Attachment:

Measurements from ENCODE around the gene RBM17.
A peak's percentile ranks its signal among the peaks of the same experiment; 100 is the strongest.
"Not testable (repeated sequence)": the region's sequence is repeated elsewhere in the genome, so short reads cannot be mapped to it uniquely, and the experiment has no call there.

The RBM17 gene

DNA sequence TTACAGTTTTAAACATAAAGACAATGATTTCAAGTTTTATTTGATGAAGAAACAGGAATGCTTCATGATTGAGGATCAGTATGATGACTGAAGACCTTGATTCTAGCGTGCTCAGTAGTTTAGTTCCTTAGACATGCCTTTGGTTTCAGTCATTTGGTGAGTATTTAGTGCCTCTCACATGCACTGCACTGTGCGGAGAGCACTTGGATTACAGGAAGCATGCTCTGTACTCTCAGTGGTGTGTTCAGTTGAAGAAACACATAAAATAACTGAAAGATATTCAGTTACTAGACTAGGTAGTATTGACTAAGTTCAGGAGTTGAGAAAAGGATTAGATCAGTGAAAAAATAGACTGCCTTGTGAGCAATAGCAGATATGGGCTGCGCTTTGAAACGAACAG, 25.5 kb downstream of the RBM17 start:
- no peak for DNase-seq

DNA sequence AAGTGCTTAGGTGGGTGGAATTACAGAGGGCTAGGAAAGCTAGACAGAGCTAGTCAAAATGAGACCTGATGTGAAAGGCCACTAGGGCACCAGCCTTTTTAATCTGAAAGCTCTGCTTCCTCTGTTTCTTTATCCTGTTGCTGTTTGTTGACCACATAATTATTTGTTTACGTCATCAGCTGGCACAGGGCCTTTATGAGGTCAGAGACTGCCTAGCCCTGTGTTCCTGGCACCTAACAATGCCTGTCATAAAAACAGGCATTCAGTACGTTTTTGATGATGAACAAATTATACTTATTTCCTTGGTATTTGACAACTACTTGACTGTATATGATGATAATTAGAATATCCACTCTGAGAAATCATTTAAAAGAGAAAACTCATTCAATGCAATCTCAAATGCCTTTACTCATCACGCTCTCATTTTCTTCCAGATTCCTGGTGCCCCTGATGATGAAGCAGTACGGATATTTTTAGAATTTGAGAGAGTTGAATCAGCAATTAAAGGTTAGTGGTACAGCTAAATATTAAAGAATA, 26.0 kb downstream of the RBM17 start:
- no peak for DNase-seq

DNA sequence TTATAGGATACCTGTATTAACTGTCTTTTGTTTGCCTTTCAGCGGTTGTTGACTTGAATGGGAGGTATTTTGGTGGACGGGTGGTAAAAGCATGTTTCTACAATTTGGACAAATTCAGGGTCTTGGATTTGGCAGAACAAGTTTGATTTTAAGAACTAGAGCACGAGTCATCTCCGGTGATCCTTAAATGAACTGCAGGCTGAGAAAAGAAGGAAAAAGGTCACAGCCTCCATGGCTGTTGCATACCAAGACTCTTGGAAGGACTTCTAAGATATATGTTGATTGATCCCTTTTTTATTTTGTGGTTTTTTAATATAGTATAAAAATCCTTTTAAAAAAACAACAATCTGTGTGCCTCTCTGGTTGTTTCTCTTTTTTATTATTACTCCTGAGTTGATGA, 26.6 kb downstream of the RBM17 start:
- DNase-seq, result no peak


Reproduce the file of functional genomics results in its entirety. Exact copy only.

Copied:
Measurements from ENCODE around the gene RBM17.
A peak's percentile ranks its signal among the peaks of the same experiment; 100 is the strongest.
"Not testable (repeated sequence)": the region's sequence is repeated elsewhere in the genome, so short reads cannot be mapped to it uniquely, and the experiment has no call there.

The RBM17 gene

DNA sequence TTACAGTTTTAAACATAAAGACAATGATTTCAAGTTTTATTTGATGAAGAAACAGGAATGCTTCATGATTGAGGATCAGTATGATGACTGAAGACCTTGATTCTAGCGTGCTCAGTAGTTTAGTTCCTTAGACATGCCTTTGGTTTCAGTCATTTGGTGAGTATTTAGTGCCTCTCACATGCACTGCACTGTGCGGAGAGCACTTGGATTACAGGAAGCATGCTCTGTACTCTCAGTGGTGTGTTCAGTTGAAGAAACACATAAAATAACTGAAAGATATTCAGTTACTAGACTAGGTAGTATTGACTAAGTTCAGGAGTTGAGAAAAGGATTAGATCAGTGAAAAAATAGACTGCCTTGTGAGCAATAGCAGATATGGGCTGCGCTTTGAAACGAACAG, 25.5 kb downstream of the RBM17 start:
- no peak for DNase-seq

DNA sequence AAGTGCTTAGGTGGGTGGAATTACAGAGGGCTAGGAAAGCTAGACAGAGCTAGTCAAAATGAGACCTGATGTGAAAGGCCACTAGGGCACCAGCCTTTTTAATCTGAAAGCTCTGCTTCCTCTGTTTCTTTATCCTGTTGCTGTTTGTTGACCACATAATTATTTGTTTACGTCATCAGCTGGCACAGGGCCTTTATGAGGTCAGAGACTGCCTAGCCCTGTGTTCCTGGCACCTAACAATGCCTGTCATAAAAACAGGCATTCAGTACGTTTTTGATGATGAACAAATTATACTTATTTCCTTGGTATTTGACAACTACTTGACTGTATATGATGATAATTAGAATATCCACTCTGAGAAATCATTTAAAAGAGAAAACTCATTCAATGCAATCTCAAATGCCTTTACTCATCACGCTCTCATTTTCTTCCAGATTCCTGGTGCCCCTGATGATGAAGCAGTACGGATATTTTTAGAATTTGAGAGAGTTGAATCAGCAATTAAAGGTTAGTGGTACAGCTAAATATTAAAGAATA, 26.0 kb downstream of the RBM17 start:
- no peak for DNase-seq

DNA sequence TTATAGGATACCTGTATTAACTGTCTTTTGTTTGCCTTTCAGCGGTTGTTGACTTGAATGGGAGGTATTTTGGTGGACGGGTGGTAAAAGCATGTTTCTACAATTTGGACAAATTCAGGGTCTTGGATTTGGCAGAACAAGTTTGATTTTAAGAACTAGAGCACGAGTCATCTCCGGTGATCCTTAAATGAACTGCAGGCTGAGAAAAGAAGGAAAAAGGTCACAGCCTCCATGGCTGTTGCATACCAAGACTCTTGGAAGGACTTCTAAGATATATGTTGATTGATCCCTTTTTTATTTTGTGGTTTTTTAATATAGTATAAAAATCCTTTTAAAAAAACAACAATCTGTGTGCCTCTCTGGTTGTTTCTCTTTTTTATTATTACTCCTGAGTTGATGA, 26.6 kb downstream of the RBM17 start:
- DNase-seq, result no peak